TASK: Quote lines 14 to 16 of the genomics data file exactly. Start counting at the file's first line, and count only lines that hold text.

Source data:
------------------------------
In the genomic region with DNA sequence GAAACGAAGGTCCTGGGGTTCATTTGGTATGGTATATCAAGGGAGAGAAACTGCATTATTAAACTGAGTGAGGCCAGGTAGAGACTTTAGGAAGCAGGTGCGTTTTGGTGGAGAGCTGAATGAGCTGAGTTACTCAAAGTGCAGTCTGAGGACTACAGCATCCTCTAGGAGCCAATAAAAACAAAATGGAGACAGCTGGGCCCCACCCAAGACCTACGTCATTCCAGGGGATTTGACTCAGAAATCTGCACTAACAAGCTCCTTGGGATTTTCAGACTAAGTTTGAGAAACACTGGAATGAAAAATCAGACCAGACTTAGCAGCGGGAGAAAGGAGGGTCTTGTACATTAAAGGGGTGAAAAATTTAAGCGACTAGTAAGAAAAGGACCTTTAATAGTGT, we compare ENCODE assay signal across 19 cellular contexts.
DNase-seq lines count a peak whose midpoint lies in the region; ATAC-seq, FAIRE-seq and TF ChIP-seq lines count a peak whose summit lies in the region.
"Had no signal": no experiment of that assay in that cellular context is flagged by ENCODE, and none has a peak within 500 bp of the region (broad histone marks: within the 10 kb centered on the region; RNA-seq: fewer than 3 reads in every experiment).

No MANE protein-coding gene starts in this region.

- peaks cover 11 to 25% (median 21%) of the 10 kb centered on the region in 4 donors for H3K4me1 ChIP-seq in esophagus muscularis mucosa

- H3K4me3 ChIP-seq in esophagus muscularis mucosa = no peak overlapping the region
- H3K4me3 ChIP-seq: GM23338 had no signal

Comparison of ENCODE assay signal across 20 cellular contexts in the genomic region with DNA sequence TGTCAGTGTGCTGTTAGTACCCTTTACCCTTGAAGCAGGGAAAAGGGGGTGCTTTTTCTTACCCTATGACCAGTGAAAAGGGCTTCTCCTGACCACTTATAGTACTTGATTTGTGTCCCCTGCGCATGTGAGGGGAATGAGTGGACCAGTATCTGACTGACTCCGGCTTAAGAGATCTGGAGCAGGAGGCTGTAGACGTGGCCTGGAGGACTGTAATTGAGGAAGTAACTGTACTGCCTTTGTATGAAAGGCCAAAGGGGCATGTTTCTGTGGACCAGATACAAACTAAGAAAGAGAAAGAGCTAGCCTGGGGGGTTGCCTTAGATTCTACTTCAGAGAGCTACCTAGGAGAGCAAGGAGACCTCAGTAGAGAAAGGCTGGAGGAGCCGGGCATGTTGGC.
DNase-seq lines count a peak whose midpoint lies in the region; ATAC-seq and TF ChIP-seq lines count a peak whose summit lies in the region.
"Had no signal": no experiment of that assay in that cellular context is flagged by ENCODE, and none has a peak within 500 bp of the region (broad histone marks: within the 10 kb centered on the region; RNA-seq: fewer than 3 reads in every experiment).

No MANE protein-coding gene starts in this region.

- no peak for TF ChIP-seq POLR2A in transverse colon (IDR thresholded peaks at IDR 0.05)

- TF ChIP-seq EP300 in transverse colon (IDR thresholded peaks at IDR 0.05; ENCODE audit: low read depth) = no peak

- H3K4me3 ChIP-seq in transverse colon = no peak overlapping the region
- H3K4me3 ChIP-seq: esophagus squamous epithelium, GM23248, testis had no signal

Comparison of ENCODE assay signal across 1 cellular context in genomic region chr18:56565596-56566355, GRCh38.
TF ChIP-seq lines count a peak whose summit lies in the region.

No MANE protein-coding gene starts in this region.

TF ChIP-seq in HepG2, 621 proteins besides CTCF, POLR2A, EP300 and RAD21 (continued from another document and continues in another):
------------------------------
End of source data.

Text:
- H3K4me3 ChIP-seq in transverse colon = no peak overlapping the region
- H3K4me3 ChIP-seq: esophagus squamous epithelium, GM23248, testis had no signal

Comparison of ENCODE assay signal across 1 cellular context in genomic region chr18:56565596-56566355, GRCh38.